I'm reading Operating System Concepts by Silberschatz and in chapter 5, there is this text:
CPU-scheduling decisions may take place under the following four circumstances:
- When a process switches from the running state to the waiting state (for example, as the result of an I/O request or an invocation of wait() for the termination of a child process)
- When a process switches from the running state to the ready state (for example, when an interrupt occurs)
- When a process switches from the waiting state to the ready state (for example, at completion of I/O)
- When a process terminates
For situations 1 and 4, there is no choice in terms of scheduling. A new process (if one exists in the ready queue) must be selected for execution. There is a choice, however, for situations 2 and 3.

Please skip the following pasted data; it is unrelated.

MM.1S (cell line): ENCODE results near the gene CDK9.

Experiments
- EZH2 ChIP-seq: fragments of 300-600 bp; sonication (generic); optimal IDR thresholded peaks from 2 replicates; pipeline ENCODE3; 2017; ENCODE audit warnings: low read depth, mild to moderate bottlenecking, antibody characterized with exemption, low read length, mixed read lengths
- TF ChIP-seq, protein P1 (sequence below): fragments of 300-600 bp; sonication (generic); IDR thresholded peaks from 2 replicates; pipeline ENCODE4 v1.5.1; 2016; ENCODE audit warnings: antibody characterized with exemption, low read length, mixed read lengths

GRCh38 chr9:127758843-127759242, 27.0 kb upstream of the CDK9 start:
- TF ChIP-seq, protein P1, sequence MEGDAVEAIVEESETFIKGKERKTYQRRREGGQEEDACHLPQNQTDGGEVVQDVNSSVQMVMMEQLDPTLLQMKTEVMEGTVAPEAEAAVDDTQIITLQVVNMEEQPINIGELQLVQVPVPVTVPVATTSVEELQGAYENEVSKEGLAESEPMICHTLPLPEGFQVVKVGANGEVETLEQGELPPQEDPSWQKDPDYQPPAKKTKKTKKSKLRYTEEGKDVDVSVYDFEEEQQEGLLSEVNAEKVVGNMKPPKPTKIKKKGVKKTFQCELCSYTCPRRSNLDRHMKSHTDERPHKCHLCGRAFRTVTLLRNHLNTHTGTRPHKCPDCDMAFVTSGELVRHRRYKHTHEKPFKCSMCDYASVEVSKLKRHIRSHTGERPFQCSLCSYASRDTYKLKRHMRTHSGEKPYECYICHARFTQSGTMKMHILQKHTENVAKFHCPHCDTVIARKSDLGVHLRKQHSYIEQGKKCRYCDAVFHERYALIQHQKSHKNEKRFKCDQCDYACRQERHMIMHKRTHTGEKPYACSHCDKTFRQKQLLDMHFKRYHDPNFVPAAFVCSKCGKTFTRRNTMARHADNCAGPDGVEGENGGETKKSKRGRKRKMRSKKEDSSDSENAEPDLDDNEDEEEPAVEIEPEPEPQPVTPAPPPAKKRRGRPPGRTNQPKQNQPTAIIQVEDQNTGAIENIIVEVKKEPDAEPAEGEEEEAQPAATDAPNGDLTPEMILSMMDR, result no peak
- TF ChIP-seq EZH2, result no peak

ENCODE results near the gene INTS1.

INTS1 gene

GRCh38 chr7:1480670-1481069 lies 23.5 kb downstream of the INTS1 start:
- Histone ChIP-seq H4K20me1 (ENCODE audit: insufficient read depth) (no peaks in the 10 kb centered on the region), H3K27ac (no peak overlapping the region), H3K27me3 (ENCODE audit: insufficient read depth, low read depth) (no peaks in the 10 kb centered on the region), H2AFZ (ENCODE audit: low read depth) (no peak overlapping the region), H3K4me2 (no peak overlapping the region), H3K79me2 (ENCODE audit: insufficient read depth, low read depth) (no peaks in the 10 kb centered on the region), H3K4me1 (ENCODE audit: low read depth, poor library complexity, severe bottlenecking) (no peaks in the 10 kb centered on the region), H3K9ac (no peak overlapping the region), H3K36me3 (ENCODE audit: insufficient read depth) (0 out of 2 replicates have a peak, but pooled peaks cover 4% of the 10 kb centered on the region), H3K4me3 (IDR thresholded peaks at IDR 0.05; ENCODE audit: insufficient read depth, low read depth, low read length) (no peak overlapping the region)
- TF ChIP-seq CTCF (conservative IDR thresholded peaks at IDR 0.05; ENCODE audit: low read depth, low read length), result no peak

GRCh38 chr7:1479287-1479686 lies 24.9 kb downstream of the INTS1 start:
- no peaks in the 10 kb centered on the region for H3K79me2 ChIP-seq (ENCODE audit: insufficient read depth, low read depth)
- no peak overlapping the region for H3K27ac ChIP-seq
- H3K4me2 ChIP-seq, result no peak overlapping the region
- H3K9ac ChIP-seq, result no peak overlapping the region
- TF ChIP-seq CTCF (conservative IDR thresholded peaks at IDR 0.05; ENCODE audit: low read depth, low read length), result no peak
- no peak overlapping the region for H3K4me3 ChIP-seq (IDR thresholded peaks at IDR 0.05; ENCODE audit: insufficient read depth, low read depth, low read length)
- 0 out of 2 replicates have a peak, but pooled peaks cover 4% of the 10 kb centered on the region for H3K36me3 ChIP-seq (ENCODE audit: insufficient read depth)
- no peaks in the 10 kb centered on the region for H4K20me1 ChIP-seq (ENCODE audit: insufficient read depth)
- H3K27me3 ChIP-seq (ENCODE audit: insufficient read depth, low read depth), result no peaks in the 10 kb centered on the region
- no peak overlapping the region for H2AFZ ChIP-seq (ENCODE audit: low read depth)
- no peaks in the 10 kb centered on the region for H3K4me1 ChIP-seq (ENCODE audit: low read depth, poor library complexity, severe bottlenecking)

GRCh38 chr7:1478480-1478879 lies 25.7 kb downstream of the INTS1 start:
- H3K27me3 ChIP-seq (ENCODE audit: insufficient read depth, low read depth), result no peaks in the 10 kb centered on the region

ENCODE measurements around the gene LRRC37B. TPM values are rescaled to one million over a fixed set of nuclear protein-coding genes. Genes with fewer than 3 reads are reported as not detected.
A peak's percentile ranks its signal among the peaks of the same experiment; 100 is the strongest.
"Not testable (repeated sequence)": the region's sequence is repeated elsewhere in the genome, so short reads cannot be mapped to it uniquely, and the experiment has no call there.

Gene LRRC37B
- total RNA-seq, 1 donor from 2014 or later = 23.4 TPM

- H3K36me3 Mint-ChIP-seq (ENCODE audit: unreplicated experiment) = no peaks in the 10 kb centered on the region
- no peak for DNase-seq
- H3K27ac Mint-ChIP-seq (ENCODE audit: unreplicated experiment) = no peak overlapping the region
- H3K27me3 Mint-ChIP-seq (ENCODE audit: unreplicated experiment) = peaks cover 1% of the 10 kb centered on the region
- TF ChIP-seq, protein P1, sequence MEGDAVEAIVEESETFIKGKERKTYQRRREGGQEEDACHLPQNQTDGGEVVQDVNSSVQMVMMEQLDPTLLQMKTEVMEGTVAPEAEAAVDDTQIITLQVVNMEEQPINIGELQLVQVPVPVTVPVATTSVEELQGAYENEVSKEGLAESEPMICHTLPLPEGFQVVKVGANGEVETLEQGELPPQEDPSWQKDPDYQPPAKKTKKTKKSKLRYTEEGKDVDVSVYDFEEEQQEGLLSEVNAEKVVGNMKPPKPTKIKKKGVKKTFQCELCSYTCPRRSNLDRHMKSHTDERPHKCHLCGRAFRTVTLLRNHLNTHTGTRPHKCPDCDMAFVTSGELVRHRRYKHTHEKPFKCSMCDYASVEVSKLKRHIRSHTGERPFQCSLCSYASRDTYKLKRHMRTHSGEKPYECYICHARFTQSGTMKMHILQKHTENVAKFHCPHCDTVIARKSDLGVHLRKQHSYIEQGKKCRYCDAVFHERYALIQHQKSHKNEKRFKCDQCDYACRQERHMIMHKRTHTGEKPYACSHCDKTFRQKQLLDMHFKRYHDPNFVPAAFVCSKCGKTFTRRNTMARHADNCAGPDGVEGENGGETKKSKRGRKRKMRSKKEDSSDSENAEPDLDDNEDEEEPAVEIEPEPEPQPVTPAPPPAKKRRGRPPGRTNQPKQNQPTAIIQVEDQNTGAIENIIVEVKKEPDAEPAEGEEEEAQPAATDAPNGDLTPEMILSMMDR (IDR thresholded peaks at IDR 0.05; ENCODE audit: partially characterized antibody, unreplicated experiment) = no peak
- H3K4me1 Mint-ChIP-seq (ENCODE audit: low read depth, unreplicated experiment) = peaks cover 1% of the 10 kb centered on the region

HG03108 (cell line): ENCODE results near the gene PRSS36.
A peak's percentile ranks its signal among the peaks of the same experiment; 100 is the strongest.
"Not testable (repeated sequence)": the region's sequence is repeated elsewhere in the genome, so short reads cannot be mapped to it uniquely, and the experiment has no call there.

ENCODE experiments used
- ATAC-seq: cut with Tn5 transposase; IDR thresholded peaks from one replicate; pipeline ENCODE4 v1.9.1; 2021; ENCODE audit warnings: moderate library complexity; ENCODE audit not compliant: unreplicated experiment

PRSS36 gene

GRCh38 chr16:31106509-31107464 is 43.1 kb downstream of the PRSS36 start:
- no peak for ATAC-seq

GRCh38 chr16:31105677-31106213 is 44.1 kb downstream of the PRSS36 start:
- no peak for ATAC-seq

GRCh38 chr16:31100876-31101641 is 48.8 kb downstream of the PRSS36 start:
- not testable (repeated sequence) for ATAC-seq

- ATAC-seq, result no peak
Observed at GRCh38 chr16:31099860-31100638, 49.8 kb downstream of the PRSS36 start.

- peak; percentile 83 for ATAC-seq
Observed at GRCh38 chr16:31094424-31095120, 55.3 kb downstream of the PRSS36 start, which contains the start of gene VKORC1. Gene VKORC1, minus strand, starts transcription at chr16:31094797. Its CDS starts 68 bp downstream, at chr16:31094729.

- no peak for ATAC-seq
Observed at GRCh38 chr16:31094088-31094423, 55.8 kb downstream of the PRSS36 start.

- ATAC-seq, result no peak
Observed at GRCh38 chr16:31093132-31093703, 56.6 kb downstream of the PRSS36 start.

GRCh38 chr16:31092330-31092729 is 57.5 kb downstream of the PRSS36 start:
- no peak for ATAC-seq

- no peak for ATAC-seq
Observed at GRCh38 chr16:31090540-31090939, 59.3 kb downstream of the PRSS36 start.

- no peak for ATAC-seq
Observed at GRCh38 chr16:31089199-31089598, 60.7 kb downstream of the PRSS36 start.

What does the author mean by choice? Does he mean that in situations 2 and 3, a new process might not be selected for execution when a process switches from the running to the ready state or from waiting to the ready state? Does that mean the CPU becomes idle? Is it preemptive scheduling?
When scheduling takes place only under circumstances 1 and 4, we say that the scheduling scheme is nonpreemptive or cooperative. Otherwise, it is preemptive. [...]Windows 95 introduced preemptivescheduling, and all subsequent versions of Windows operating systems have used preemptive scheduling. The Mac OS X operating system for the Macintosh also uses preemptive scheduling; previous versions of the Macintosh operating system relied on cooperative scheduling.
Does it mean that both newer versions of Windows and Mac OS X do not support situations 1 and 4 above as they are preemptive?